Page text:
This was not how the festival usually went. Their entire existence was turned on its head. While normal had gone out the window the second Jesus called them to follow, this was a whole new level of disruption for them. The ecstasy of the Spirit filling them drove them from their hiding place. The sound of the Spirit was audible not just to the disciples. People who had gathered for the feast throughout Jerusalem heard it too. Just like we would do if there was something unusual happening — like an eclipse — people left their houses and gathered where there was space around the Temple. People looked at each other in wonder. What was this sound? What was happening? Do you know what’s going on? they asked one another.
Into these questions, these once-fearful disciples had entered. As they found their ways to the crowds, their tongues were loosened to hear the truth about Jesus. Unlike my linguistic challenges when traveling through Europe, language was no longer a barrier. People looked at these Galileans — fishermen, taxmen, regular people — and heard them speaking about this person named Jesus who was God’s Son, who was the Messiah, who was crucified, who didn’t stay dead but rose from the grave, and who now offered the way to transform life totally. This was all so unexpected, the crowds proclaimed that these disciples had too much to drink and were just blathering nonsense. They were coloring outside the lines.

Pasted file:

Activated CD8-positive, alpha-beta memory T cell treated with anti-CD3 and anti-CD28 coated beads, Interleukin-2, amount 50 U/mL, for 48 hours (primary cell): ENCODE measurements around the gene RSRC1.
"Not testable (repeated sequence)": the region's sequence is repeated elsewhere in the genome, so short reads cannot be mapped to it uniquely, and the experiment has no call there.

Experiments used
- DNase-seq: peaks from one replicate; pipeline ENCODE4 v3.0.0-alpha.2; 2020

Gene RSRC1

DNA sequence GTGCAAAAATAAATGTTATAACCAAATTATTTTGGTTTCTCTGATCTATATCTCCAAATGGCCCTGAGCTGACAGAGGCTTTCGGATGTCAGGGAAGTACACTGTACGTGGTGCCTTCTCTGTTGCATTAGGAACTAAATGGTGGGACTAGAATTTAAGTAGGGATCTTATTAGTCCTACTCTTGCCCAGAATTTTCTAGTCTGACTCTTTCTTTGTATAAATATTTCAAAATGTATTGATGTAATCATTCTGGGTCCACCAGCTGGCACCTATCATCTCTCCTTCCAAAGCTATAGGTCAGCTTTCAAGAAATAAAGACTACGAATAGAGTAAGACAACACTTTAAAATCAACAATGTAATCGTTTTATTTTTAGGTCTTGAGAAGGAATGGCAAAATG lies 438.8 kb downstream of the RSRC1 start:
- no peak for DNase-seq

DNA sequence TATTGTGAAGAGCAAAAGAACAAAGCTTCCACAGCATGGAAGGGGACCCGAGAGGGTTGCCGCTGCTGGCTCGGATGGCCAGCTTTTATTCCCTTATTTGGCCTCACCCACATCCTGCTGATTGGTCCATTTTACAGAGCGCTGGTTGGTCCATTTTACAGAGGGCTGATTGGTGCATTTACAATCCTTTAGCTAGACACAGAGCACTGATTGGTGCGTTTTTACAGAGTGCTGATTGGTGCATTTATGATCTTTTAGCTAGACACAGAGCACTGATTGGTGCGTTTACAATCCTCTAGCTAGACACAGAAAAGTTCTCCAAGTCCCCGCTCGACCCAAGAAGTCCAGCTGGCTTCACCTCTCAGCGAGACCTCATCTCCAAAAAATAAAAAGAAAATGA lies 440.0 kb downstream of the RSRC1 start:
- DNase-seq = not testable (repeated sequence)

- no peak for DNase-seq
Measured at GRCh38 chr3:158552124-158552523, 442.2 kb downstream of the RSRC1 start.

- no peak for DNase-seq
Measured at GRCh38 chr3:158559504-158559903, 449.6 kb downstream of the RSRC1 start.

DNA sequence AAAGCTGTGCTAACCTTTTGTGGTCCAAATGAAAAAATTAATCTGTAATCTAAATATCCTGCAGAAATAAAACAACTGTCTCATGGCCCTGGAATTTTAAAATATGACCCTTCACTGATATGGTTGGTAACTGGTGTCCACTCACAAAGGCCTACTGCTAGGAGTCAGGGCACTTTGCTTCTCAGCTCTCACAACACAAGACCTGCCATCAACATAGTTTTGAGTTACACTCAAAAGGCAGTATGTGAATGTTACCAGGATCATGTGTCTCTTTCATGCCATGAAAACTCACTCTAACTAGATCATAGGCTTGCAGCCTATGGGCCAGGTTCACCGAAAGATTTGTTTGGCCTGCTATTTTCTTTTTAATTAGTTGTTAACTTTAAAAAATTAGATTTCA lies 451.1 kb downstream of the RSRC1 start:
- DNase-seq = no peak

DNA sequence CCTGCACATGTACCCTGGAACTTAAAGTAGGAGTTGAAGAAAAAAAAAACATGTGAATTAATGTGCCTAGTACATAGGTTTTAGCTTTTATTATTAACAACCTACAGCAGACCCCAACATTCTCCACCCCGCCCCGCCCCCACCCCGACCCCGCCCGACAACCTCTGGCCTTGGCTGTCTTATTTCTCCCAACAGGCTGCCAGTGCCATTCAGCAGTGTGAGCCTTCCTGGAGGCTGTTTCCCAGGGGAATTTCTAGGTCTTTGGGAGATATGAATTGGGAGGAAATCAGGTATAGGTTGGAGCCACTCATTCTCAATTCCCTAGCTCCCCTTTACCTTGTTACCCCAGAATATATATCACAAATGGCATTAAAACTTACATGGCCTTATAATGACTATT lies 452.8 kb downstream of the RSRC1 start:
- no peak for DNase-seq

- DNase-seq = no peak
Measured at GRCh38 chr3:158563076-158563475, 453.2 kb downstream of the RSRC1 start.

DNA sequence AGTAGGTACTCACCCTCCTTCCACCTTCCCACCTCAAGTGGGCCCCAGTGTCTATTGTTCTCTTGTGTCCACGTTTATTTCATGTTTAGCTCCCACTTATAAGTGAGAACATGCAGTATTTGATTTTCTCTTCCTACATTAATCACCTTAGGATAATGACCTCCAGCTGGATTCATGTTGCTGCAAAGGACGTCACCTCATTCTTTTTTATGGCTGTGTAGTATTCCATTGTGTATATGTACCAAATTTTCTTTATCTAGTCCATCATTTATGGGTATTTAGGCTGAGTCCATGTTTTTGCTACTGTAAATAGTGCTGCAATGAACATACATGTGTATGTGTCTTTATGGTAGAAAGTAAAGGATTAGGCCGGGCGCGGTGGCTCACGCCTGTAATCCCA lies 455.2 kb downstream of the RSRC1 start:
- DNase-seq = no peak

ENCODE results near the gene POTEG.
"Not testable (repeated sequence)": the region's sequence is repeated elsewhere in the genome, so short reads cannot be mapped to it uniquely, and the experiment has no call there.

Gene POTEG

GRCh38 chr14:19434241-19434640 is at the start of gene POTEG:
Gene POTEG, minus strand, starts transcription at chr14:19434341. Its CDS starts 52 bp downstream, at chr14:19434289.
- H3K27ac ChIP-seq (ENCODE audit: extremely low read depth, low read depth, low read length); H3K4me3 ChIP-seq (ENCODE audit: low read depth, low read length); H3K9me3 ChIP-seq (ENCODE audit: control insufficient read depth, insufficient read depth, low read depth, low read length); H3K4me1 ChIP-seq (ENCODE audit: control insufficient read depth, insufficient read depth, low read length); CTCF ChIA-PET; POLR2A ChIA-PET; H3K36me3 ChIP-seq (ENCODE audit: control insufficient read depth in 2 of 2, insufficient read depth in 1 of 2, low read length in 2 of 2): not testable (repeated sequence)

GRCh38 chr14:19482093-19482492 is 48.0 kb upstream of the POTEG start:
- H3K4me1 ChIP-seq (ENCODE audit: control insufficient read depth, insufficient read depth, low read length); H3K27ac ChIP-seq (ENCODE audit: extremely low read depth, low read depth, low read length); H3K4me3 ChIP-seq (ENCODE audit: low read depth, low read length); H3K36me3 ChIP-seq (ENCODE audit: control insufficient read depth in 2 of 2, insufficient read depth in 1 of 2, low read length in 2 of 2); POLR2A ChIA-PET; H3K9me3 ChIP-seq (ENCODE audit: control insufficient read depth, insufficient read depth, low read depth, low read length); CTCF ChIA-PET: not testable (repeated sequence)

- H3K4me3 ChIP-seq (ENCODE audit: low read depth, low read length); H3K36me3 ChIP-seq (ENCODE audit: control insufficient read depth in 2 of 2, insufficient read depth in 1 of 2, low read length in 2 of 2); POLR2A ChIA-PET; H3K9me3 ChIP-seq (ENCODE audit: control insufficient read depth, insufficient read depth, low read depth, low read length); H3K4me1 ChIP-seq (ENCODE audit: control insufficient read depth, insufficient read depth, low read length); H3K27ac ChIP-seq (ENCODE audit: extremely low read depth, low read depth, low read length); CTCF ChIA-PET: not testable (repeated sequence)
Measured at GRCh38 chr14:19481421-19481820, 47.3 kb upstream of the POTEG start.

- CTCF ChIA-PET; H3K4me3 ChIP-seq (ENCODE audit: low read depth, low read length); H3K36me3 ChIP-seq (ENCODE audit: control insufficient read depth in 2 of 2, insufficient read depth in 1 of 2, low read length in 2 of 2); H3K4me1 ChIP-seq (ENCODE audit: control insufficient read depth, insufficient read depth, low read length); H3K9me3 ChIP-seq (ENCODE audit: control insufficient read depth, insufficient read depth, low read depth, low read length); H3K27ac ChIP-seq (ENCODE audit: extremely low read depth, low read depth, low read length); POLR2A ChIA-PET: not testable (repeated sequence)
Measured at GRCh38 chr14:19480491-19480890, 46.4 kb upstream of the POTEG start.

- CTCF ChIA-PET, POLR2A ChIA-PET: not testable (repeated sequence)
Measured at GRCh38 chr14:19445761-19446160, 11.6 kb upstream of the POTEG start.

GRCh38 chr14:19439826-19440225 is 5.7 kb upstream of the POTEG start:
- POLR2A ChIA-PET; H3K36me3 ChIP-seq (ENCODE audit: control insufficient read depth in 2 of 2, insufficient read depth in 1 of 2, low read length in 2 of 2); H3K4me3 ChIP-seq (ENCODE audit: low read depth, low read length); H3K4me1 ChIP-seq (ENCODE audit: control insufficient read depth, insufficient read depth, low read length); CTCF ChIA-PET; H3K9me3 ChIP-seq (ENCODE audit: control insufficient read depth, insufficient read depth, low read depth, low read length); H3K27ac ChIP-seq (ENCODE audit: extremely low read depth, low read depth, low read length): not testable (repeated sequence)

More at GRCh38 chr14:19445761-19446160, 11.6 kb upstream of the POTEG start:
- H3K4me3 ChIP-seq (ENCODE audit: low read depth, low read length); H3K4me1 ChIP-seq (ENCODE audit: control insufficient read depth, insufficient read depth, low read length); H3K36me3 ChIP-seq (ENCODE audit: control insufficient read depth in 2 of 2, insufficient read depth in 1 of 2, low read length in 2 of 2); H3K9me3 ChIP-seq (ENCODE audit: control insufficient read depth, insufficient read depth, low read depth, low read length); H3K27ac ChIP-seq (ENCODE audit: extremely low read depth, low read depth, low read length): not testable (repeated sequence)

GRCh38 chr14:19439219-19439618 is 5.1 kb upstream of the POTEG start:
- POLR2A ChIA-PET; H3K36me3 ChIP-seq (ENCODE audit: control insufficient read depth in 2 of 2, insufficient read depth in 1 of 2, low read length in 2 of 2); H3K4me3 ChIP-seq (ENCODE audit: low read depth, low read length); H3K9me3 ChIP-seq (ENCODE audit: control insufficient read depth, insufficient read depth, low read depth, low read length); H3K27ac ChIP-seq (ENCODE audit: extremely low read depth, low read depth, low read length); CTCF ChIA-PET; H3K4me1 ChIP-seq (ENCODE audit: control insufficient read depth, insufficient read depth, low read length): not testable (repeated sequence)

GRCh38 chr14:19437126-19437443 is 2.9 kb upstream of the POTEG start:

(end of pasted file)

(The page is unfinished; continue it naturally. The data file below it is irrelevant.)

Into this space Peter spoke. His tongue was loosened to speak truthfully and freely about Jesus and about how everything was now different and about how what he had done could change your life…and your life…and your life. That this same Spirit that empowered them could empower you, if only you’re open to it.
If we were there on the Day of Pentecost, I wonder what our response would be. I suspect most of us — myself included! — would be skeptical. We would eye the disciples and then walk away, whispering, “Well…that was weird.” And we’d do that because it defies our expectations about how the world works. It challenges what we think is possible.